An Ultra-Depleted Mantle Component in the Ontong Java Plateau Revealed by Major, Trace and Volatile Element Abundances in Olivine-Hosted Melt Inclusions

Wednesday, 17 December 2014
Matthew G Jackson, University of California Santa Barbara, Department of Earth Sciences, Santa Barbara, CA, United States, Rita Ann Cabral, Boston University, Boston, MA, United States, Estelle F Rose-Koga, Univ. Blaise Pascal-OPGC-CNRS, Clermont-Ferrand, France, Kenneth T Koga, University Blaise Pascal Clermont-Ferrand II, Clermont-Ferrand, France, Allison A Price, University of California Santa Barbara, Santa Barbara, CA, United States, Erik H Hauri, Carnegie Inst Washington, Washington, DC, United States and Peter J Michael, University of Tulsa, Tulsa, OK, United States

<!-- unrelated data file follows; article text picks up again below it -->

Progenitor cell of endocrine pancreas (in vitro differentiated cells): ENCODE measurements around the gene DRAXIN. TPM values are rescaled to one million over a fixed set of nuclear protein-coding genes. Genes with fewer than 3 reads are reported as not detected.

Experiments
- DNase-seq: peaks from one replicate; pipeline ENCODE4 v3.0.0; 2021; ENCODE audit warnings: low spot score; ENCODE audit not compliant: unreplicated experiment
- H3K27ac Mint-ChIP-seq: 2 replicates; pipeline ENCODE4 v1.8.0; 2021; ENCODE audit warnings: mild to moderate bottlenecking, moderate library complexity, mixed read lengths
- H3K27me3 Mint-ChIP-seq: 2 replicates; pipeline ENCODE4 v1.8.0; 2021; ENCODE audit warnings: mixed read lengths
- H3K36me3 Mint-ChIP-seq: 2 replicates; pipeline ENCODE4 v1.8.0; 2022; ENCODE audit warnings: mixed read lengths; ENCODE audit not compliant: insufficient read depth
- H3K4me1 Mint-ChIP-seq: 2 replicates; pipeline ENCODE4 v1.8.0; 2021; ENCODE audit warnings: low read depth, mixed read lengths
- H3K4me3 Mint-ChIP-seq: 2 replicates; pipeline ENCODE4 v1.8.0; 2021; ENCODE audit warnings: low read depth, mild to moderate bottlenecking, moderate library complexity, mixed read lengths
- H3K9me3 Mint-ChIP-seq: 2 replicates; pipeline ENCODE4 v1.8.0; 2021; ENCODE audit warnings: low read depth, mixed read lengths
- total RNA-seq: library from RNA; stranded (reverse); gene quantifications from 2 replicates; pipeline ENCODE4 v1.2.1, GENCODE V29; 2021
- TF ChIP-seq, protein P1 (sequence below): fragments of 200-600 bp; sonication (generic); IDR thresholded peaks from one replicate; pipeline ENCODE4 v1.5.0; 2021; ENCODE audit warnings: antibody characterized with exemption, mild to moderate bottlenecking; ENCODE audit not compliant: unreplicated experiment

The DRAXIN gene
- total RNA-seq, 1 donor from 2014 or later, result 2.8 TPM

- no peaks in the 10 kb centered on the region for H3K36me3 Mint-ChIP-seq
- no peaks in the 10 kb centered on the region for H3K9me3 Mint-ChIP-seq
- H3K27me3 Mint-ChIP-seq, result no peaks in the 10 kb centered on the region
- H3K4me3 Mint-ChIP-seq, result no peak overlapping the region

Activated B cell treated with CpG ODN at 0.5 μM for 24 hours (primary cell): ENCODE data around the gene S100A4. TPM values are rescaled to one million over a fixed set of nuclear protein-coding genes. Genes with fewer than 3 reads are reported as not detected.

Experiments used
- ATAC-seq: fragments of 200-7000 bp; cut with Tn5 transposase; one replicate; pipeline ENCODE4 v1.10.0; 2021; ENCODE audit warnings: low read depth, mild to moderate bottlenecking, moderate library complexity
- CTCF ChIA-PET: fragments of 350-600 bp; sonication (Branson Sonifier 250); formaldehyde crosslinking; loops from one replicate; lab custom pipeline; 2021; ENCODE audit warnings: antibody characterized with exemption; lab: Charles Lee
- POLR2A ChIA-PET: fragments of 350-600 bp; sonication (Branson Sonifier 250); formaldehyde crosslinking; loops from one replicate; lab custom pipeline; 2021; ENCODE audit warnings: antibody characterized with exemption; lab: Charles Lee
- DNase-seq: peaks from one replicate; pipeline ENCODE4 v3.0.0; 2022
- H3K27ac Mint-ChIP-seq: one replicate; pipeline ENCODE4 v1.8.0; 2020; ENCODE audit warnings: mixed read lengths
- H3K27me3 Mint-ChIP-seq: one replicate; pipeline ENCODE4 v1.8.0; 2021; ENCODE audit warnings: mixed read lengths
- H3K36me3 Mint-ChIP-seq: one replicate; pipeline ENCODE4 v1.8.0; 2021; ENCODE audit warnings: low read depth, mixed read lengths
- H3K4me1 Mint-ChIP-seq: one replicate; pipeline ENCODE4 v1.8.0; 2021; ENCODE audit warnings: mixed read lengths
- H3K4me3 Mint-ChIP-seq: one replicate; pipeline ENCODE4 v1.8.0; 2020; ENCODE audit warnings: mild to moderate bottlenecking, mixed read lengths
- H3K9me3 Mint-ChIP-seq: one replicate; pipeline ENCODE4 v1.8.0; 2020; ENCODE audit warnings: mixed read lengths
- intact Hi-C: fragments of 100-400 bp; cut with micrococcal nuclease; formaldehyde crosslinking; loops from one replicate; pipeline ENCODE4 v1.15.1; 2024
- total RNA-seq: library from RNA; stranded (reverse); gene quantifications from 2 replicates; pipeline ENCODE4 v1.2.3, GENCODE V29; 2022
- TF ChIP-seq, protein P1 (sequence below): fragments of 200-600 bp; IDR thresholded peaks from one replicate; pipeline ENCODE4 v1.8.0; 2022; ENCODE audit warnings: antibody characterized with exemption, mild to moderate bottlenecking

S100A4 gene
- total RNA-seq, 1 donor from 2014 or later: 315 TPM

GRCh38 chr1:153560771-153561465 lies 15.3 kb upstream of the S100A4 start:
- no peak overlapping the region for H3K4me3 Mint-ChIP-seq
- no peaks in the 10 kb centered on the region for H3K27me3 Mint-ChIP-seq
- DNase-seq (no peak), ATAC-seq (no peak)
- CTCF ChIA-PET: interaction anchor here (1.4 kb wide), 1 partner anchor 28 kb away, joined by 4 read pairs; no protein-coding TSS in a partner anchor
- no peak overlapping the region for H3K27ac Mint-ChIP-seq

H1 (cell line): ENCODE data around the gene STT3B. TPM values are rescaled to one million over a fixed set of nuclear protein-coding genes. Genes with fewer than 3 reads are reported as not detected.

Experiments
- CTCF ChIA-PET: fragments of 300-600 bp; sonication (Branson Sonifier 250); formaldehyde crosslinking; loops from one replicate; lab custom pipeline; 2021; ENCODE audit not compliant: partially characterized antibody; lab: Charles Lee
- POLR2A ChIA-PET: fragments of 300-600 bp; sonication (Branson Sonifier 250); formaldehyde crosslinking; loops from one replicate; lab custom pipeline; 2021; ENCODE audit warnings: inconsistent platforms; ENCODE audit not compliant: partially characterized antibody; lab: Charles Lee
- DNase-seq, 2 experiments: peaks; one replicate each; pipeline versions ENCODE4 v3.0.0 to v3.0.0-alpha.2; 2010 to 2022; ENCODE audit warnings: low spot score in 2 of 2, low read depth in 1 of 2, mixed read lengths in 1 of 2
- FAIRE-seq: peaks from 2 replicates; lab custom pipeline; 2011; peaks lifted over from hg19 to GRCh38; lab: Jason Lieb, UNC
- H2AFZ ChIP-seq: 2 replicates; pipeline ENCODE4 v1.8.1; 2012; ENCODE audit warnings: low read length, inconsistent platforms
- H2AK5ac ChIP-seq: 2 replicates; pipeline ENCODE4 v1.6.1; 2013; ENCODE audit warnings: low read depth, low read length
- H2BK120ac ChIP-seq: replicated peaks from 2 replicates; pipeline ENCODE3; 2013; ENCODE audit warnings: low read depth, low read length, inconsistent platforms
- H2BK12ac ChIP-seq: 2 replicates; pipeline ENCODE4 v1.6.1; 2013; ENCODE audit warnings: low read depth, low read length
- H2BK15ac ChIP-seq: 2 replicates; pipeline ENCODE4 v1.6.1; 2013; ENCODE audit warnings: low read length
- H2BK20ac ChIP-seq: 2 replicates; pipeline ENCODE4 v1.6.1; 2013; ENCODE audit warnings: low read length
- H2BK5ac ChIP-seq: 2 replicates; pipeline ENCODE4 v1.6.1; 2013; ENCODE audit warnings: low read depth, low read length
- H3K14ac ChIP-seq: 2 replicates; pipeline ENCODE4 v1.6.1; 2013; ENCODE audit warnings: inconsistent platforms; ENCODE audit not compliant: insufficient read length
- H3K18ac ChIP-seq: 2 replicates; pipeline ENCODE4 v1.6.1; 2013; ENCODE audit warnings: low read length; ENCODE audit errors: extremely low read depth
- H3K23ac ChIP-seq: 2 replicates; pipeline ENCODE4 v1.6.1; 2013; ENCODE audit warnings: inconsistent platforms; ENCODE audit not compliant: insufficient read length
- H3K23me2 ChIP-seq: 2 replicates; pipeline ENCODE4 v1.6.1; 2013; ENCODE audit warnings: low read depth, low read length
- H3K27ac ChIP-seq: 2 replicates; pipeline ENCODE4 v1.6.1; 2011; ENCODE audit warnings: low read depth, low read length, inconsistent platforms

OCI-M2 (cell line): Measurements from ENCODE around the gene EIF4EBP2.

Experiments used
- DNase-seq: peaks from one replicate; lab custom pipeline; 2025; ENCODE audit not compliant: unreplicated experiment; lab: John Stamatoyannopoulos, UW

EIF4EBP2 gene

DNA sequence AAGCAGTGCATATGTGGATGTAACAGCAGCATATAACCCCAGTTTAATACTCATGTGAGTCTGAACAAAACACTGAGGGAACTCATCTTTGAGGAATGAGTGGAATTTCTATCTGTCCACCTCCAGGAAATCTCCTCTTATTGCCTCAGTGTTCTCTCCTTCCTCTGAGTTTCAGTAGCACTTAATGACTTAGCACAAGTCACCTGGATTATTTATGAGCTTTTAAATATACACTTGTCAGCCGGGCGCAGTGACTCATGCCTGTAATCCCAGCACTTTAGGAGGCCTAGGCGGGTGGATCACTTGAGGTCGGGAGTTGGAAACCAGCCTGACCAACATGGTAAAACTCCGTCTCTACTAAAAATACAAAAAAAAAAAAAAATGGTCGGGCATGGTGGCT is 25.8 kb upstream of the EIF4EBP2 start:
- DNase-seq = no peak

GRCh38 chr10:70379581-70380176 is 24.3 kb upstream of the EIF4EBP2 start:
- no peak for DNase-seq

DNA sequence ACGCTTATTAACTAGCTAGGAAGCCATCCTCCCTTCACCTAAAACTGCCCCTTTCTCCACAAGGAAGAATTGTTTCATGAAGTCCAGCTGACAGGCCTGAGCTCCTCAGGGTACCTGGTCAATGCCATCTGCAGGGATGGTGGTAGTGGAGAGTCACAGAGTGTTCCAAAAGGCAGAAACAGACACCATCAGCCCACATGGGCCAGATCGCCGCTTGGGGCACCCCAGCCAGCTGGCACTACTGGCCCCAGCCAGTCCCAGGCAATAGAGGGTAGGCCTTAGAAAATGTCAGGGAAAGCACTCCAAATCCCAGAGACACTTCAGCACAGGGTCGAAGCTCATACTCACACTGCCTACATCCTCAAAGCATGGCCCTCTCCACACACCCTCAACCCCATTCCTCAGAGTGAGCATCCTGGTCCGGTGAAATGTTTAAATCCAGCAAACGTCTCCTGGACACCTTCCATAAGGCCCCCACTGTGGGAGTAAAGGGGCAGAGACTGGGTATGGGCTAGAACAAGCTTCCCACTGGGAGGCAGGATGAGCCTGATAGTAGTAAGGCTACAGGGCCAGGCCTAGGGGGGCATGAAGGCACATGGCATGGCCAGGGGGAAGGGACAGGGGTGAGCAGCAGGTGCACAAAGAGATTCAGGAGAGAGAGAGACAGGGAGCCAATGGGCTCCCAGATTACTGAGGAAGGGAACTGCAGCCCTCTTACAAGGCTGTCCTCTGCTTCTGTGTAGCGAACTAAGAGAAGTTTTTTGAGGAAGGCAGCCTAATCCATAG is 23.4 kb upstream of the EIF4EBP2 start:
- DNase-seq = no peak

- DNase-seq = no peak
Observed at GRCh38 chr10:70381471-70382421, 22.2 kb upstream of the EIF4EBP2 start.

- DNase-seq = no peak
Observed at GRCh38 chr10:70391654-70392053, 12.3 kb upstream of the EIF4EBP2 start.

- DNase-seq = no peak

The Ontong Java Plateau (OJP) represents the most voluminous large igneous province (LIP) preserved in the geologic record. The most voluminous volcanic stages of the OJP—the Kroenke and Kwaimbaita stages, which dominate the accessible portions of the plateau—have relatively flat primitive mantle normalized rare earth element (REE) patterns, or spidergrams. With the exception of relatively small volumes of late-stage melts—referred to as the Singgalo stage—that are characterized by slightly enriched REE spidergrams, the volcanic stages that dominated the eruptive history of the OJP exhibit remarkably homogeneous, flat REE patterns. Here we isolate, for the first time, olivine-hosted melt inclusions from OJP. We show that the melt inclusions have two clear populations defined by having distinct trace element characteristics. The first population has relatively flat trace element patterns that are similar to that observed in whole rock lavas from the most voluminous volcanic stages (Kroenke and Kwaimbaita stages) recorded in the OJP. In contrast, a second group of melt inclusions, referred to as UDM (ultra-depleted melt) inclusions, exhibit strikingly depleted REE spidergrams; these trace element patterns are far more depleted than any previously reported lava from OJP. The UDM have unique trace element signatures that preclude an origin by assimilation of hydrothermally-altered oceanic crust or re-melting the depleted mantle source left over after melt extraction during construction of the OJP. We interpret the new UDM compositions to be the result of melting of a previously unrecognized ultra-depleted component hosted in the OJP mantle source.